Abigail (2019) poster

Abigail (2019)

Rating:


Russia. 2019.

Crew

Director/Co-Writer – Alexandr Boguslavskiy, Screenplay – Alexey Sluschev & Dmitry Zhigalov, Producers – Viktor Denisyuk & Evgeny Melentyev, Photography – Yuriy Korobeinikov, Eduardo Moshkovich & Yuriy Nikogosov, Music – Ryan Otter, Visual Effects – CJ VFX, Production Design – Eldar Karhalev & Vladislav Oguy. Production Company – KD Studios.

Cast

Tinatin Dalakishvili (Abigail Foster), Eddie Marsan (Jonathan Foster), Gleb Bochkov (Bale), Artem Tkachenko (Captain William Garret), Olivier Siou (Spencer), Ksenia Kutepova (Margaret Foster), Ravshana Kurkova (Stella), Marta Timofeeva (Young Abigail), Nikita Duvbanov (Marcus), Petar Zekavica (Roy), Nikita Tarasov (Ethan Blake), Rinal Muhametov (Norman)


Plot

It is 96 years after the city of Kensington has been built with a vast wall protecting it from the outside world. Those inside are taught to be fearful of a plague. The city is policed by The Inspectors who are equipped with devices that allow them to detect infectees who are then dragged away and expelled from the city. Young Abigail Foster is witness as her father Jonathan, an important scientist with the government, is taken away by The Inspectors. Ten years later, Abigail has grown into a young woman. After a friend of hers is arrested by The Inspectors, she encounters a rebel underground. Among them, she is amazed to find there is no plague – that many in the city have natural magical abilities and that The Inspectors are determined to stamp these out. She also discovers that she is one of those people with magical abilities. She is sent to the rebel leader Bale to be trained. As Bale prepares a revolution against The Inspectors, Abigail discovers that her father has left her a secret map to the prison that lies outside the city where all those with magical abilities are being held.


Abigail was a big-budget Russian-made film. Alexandr Boguslavskiy had previously co-directed the SF tv series The Day After (2013-6) and co-directed the superpowers film Beyond the Edge of Reality (2018).

The film creates an interesting and original almost familiar world – the cars come from sometime in the 1930s, the uniforms are imperial East European and yet there is also magic. This also sits alongside a number of Steampunk elements, including the rebels being outfitted with nifty devices that enhance their power. The last quarter of the show is taken up by the swashbuckling element and some impressive airship action scenes.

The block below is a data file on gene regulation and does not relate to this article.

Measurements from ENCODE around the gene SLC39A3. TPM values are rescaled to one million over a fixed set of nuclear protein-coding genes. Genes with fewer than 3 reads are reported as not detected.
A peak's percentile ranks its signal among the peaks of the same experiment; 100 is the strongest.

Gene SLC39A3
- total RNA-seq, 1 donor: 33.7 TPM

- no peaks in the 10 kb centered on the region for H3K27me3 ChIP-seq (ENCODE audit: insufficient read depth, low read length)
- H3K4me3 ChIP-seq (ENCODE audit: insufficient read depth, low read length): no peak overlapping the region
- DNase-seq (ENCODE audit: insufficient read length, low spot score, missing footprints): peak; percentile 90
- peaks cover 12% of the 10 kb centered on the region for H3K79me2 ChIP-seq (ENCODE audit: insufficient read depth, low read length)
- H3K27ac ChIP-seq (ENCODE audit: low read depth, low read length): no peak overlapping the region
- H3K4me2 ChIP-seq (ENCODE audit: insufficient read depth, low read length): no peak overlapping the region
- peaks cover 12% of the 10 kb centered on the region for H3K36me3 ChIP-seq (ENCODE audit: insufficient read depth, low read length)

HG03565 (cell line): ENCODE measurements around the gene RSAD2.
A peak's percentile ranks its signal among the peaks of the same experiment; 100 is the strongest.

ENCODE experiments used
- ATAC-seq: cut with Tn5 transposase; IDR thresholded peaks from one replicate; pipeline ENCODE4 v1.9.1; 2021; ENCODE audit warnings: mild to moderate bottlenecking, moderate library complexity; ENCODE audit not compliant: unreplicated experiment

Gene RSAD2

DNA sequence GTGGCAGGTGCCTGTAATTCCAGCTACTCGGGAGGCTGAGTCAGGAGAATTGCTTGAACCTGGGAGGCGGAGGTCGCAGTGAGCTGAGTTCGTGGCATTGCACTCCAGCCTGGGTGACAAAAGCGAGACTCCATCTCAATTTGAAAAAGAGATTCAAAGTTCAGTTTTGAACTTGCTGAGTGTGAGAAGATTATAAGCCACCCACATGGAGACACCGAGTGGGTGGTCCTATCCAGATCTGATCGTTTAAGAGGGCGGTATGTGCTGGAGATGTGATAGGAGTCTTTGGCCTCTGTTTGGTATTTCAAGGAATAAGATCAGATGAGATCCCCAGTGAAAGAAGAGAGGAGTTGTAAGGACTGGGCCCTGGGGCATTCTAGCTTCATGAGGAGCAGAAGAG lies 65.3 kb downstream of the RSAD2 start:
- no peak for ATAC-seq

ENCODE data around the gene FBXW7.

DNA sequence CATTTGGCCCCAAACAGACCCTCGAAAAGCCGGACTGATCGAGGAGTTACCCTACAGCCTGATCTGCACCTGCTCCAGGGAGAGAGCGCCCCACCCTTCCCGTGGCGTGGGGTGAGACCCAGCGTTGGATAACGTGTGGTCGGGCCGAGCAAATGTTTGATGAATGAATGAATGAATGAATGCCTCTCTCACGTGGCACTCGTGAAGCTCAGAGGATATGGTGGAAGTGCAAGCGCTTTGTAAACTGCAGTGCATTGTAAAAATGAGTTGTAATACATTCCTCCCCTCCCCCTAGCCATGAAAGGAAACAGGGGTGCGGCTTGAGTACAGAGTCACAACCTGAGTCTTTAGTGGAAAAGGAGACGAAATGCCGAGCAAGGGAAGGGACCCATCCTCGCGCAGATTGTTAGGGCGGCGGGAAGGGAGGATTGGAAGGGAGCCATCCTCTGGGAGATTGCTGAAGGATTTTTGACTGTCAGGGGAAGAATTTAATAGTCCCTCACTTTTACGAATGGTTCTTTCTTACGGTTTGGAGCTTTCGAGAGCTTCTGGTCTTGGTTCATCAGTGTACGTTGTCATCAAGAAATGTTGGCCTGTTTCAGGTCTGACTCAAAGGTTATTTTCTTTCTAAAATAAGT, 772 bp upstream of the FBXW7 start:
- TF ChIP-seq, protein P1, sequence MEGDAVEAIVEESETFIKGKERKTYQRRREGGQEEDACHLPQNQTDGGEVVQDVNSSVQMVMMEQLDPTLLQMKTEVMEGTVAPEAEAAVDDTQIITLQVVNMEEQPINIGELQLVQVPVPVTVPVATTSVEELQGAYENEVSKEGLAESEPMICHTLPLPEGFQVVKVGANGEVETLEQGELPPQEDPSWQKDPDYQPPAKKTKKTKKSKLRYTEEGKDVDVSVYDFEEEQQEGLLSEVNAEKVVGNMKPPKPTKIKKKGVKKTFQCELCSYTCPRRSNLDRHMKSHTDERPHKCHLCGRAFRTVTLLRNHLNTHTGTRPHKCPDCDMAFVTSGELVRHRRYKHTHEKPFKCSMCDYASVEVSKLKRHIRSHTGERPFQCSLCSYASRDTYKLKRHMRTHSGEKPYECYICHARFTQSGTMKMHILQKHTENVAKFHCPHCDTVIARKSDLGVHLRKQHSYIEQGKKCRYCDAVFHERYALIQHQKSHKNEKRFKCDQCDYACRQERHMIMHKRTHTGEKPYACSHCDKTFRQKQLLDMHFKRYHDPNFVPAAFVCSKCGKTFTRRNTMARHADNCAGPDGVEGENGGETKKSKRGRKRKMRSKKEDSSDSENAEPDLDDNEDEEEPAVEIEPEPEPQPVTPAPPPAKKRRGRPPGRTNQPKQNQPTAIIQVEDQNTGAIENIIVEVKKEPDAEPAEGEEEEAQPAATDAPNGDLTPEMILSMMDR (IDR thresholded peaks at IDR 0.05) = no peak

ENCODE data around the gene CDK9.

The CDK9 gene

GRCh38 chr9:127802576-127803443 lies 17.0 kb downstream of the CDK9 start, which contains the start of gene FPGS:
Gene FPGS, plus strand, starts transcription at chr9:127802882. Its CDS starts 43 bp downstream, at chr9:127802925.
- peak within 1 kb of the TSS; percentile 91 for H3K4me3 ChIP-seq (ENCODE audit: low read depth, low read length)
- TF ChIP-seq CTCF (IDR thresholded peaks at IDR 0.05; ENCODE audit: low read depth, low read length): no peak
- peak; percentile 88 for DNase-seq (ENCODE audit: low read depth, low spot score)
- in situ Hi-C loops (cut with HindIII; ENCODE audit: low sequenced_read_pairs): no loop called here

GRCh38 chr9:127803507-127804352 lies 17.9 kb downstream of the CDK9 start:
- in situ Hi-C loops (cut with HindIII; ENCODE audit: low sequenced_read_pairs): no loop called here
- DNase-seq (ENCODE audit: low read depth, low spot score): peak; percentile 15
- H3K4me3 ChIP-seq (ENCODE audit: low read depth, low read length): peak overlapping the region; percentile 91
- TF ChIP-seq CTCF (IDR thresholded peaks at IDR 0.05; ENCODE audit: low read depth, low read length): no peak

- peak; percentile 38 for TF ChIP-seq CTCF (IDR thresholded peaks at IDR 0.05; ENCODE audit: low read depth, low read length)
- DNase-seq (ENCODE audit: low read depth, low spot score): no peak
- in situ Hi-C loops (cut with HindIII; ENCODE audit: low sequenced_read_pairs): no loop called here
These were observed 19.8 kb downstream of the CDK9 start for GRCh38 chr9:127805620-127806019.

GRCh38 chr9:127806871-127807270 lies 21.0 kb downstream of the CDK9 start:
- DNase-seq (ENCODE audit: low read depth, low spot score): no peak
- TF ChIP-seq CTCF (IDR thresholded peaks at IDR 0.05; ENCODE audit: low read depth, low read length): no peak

I kept being reminded of the recent tv series Carnival Row (2019- ), which did similar things in having an almost familiar Victorian world that had been blended with magic and magical creatures. The main difference is that Carnival Row, while by no means a great show, at least did a passable job in its worldbuilding whereas the world here lacks much depth or implied history/mythology that extends beyond the frame.

The major issue I have is one I do with several other fantasy works – Harry Potter is a perfect example – and that is that there seems no constraints on the magic – when we see it so prevalent to the point it is being wielded by stallholders in the street, it simply becomes too powerful. Magic works best when there are some rules and constraints on its usage otherwise it simply becomes a story in which anything can happen.

Tinatin Dalakishvili as Abigail Foster in Abigail (2019)
Tinatin Dalakishvili as Abigail Foster

In many ways, the story here could easily be a Young Adult fantasy. It covers all the essential tropes – the young heroine who has power and knowledge that makes her unique; the romance with the guy; her stand against an evil authoritarian regime; her leading a revolution against the regime seemingly by her goodness alone. It also feels as though the film is making a subtly coded critique of Russia’s former Communist regime – the evil dictatorial city state is one that wants to enforce a dictum that everybody be equal, requiring that people suppress their natural abilities to do so, while the revolutionaries are fighting in favour of people being allowed to be free and be their natural selves.

The biggest problem I had with Abigail was the fact that the only copy I could find to watch was an English-language dubbed version. (My preference is always for subbed copies as it most represents the creator’s original vision). This unfortunately appears to have been conducted by a cut-price US animation company with frequently grating results. Certainly, they do a reasonable job in matching lip movements. However, it is clearly done by a group of voice actors who are used to delivering their vocal performances for animation where emotions are simplified and over-emphasised, something that simply does not suit live-action performances. The voice actors are not credited but whoever voices the role of Abigail, a character who seems around the age of twenty, makes her voice sound like a twelve-year-old girl.


Trailer here


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